I know, it’s one of the biggest blogging clichés in the book: the blog that starts out quickly, then ends just as quickly — usually when the blogger realizes that writing a good post once a week (along with fulfilling other obligations) is harder than it seems. So I apologize for the disappearance and will try to improve my short blogging game, while also delivering a longer essay every once in a while. I’ve actually been working on one about lawns for a while and it will hopefully be posted soon. I don’t enjoy being a cliché :-(.
That said, there’s been some good news on the environmental front: there’s been a sharp decrease in the amounts of dangerous pesticides found in America’s agricultural waterways! From the NY Times:
From 1992 to 2001, 17 percent of agricultural streams and 5 percent of other streams contained at least one pesticide whose average annual concentration was above the maximum contaminant level for drinking water. But in the second decade, from 2002 to 2011, the survey found dangerous pesticide concentrations in only one stream nationwide.
And what caused this decline? Republicans’ favorite boogeyman that they keep being wrong about: increased regulation.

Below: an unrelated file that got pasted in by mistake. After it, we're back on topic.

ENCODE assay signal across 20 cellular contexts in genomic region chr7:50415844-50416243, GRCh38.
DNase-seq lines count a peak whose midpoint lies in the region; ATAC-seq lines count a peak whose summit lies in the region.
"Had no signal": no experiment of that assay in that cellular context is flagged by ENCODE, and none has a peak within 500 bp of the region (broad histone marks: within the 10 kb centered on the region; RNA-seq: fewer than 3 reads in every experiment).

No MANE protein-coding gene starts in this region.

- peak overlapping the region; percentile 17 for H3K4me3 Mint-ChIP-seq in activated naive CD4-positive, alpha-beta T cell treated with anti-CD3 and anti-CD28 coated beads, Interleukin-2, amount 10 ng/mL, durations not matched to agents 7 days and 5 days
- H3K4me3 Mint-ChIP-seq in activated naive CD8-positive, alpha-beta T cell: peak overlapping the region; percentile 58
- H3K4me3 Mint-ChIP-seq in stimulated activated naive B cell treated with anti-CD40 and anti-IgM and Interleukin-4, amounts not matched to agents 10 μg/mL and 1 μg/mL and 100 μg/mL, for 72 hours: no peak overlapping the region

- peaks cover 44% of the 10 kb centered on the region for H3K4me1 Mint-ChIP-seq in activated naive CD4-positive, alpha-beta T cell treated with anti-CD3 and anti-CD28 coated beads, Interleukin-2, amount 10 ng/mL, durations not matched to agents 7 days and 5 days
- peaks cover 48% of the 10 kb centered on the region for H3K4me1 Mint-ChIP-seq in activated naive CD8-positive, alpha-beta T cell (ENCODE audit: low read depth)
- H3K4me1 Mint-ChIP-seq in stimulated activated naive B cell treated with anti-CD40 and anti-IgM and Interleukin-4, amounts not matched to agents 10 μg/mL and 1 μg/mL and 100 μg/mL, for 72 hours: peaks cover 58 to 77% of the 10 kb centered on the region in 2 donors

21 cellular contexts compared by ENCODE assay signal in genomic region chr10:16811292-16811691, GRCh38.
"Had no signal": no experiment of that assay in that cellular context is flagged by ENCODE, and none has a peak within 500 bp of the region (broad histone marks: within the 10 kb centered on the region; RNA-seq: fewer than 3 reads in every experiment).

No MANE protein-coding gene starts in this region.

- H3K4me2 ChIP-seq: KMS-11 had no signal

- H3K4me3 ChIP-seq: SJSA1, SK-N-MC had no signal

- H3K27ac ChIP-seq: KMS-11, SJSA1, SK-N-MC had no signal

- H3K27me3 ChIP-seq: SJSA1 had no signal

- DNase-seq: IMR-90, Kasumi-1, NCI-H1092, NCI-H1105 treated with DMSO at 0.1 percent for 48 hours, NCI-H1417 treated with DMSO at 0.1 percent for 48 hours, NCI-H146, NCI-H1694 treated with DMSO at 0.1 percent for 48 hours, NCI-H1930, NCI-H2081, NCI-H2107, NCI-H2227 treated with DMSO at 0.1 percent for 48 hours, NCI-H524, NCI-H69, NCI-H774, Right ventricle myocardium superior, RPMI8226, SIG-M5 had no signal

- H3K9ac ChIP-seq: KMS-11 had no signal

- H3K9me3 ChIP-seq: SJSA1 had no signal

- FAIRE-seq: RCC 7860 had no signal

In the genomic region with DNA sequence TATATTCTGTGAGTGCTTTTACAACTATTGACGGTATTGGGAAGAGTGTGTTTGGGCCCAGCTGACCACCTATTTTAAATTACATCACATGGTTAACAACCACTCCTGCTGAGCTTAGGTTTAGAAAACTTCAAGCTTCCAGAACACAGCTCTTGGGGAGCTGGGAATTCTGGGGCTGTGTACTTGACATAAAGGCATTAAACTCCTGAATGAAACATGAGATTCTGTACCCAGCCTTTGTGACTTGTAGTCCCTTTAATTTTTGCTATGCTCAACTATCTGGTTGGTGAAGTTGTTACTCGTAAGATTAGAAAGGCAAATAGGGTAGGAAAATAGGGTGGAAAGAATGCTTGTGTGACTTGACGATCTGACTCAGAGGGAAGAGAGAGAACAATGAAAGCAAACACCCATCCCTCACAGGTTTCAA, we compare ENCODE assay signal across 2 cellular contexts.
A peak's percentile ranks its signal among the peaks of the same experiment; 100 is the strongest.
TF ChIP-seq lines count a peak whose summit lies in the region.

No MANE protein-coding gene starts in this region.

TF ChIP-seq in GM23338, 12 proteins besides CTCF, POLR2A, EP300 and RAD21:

The decline occurred in part because manufacturers introduced new pesticides that are less toxic or require smaller applications than older compounds. Much of it was driven by regulatory actions that canceled or restricted the use of particularly hazardous pesticides like dieldrin and lindane.
Republicans always claim that regulations will put companies out of business. But what usually happens is that those businesses, given enough time and incentive to comply, simply adapt. What businesses really hate is uncertainty — if you tell them what they need to do far enough in advance, they’ll make the needed adjustments so they’re ready to sell products that comply with the regulations. Republicans act like businesses are the greatest, smartest, most righteous force in the world capable of solving any problem, yet will simply wither and die in the face of ANY new regulations, regardless of the good those regulations could do for average Americans.
But don’t break out the party hats just yet…
While human-health hazards declined over 20 years, the share of streams whose pesticide levels posed a potential threat to aquatic life remained mostly steady: Between 60 and 70 percent of agricultural streams and roughly 45 percent of streams in mixed-use areas, registered levels above the benchmark for potential harm to aquatic life.
Urban streams — the survey monitored 30 — were the glaring exception. There, the proportion of streams with pesticide levels above the aquatic-life benchmark soared from 53 percent in the first decade to 90 percent in the second, even as other pesticides were phased out.
Read the article to find out why, as well as experts’ belief that stream pollution is probably worse than we think since the survey didn’t measure for all pesticides. In any case, it’s a good reminder that we shouldn’t be complacent. We need to be vigilant and active and demand strict regulations on dangerous chemicals until humans and animals can enjoy America’s waterways, whether they’re in the country or flowing through our cities.